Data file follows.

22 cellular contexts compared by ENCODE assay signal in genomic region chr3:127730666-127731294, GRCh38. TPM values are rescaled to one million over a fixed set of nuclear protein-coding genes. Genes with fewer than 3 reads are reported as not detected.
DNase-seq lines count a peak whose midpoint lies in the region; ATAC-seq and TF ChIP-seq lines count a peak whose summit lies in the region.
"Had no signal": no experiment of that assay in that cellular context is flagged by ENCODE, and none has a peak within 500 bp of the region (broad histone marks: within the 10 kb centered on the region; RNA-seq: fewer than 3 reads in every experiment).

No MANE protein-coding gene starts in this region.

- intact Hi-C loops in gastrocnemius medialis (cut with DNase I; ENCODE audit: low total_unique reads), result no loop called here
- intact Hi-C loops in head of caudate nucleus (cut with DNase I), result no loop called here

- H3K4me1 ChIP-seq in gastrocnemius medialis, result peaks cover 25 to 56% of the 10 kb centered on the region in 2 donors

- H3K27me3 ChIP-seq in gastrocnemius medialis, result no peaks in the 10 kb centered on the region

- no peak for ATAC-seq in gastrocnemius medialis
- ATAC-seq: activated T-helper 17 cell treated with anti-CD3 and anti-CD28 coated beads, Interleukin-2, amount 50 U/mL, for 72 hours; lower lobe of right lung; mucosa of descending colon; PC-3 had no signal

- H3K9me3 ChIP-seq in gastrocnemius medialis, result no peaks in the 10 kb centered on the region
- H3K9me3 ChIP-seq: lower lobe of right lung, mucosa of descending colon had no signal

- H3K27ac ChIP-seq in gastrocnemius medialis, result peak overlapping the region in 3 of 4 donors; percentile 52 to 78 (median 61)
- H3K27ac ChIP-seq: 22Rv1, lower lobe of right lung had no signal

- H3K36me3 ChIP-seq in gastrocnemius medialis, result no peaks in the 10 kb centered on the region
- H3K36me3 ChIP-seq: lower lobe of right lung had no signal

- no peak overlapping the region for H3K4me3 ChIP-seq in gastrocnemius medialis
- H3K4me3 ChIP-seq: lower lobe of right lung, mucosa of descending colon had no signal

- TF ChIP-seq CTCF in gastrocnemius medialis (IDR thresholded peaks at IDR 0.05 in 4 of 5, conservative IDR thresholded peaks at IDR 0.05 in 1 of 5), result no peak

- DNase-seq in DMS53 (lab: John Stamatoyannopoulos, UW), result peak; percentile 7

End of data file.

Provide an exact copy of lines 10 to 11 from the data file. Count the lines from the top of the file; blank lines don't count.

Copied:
- ATAC-seq: activated T-helper 17 cell treated with anti-CD3 and anti-CD28 coated beads, Interleukin-2, amount 50 U/mL, for 72 hours; lower lobe of right lung; mucosa of descending colon; PC-3 had no signal

- H3K9me3 ChIP-seq in gastrocnemius medialis, result no peaks in the 10 kb centered on the region